Aim: The aim of this exercise is to take four photographs using curves to emphasise movement or direction.
Approach and results: Again for this exercise I wanted to use four different subjects. This first image is of a restored arcade with ornate railings running around the floors. The strong curves in the railings lead the eye into the image and the eye follows them like a they were a continuous ribbon running round the floors.
|F7.1 1/13 sec ISO400|
This second image shows a line of curved paving stones. This is reinforced by the objects deliberately placed along its length, creating a curve of their own. I have captured the full curve from corner to corner so that it leads the eye through the picture. Taking the picture at a different angle could produce a different result, for example, emphasising the straight line of stones that currently plays little or no part in the image.
|F13 1/320 sec ISO400|
The third image is of a 60's office building that has a continually curving, wavelike front. The long curve is emphasised by the repeating pattern of floors, creating a series of curved stripes through the image. This image was technically more difficult as I was aiming upwards, creating slight converging verticals. Correcting this meant that the lamp posts started to bend outwards. The way the curves work in the image meant that I could never get the picture aligned how I wanted. I'm sure it is straight but can't see it!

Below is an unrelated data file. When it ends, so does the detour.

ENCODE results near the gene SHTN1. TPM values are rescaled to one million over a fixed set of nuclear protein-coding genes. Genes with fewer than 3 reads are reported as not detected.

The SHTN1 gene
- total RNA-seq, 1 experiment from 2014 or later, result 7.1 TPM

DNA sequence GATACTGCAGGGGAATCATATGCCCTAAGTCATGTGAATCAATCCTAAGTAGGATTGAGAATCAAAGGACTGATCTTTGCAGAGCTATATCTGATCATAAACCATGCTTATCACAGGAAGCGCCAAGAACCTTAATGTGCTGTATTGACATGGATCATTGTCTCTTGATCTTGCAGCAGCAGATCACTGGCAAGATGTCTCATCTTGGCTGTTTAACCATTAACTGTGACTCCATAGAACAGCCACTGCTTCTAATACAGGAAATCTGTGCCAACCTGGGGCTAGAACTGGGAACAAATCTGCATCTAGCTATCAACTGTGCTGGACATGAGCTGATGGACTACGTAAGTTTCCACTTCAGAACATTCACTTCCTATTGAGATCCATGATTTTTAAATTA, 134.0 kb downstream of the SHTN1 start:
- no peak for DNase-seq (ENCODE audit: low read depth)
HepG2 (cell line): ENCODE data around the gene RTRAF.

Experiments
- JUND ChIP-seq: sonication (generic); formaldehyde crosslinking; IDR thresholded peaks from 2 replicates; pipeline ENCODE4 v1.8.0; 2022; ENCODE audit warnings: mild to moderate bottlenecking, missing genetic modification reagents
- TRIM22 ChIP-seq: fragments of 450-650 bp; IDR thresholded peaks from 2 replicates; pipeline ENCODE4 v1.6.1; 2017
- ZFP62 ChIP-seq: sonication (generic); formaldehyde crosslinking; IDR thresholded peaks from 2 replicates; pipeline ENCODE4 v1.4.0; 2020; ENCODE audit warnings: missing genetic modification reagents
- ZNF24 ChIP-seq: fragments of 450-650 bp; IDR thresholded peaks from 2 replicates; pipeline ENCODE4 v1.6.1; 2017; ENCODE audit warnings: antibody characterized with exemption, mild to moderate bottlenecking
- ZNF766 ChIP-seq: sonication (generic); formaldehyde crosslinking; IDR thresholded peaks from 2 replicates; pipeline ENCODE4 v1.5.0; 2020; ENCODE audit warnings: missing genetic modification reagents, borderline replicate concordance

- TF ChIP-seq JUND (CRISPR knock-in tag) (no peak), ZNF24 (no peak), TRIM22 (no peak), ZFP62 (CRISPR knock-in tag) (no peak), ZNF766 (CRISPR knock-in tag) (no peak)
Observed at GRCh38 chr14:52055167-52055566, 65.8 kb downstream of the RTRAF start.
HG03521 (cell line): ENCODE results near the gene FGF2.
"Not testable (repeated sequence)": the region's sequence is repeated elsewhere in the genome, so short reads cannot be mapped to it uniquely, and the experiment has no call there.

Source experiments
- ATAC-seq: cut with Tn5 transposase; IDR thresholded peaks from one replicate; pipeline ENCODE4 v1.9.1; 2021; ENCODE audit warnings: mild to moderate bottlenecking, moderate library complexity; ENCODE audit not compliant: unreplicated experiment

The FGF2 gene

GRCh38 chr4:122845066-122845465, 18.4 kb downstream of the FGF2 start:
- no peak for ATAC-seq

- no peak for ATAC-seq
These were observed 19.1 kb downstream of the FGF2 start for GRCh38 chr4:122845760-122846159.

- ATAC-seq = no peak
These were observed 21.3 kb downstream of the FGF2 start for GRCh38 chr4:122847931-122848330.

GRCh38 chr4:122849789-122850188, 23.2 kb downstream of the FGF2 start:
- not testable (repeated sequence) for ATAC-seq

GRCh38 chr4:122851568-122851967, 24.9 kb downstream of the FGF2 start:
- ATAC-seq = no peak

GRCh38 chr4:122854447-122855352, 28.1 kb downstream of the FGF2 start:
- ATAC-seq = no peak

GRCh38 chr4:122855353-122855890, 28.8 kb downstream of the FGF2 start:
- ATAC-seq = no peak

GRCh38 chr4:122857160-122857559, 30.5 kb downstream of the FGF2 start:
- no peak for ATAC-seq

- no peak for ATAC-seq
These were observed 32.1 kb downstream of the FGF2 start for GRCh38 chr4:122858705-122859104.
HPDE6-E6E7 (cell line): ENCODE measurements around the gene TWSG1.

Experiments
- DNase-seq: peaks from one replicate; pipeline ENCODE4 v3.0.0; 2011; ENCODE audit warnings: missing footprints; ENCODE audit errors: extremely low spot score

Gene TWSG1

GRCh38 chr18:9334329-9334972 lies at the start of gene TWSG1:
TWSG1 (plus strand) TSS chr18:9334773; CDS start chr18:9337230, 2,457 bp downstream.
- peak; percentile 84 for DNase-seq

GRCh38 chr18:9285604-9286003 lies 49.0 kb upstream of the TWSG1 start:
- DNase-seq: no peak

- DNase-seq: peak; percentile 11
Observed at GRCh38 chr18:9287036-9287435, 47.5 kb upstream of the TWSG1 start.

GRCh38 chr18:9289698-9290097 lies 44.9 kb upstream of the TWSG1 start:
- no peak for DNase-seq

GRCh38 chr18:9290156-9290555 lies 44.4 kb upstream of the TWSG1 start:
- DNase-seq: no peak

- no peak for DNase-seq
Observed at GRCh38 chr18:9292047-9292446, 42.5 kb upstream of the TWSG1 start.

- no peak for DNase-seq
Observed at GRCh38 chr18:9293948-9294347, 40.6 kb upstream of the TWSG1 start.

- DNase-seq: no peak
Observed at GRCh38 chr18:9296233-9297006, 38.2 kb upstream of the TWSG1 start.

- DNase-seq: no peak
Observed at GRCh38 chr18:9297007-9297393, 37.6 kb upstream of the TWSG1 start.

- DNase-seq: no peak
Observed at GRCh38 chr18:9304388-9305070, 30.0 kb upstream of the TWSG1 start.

|F13 1/80 sec ISO400|
The final image is of the shadow of a tennis net. The net had been lowered whilst not in use creating a long curve with a number of repeating fine curves reinforcing it. There are a number of actual white lines in this image but they default to the shadow of the net and only act as an aid to identify the subject as a tennis court. I viewed this image in black and white thinking that the shadow would stand out more. Interestingly, using a black and white image makes the straight white lines far more competitive.
|F13 1/125 sec ISO200|
The key learning point is creating a curve that is strong enough to lead in the image otherwise the direction or movement that you wish to create is not apparent.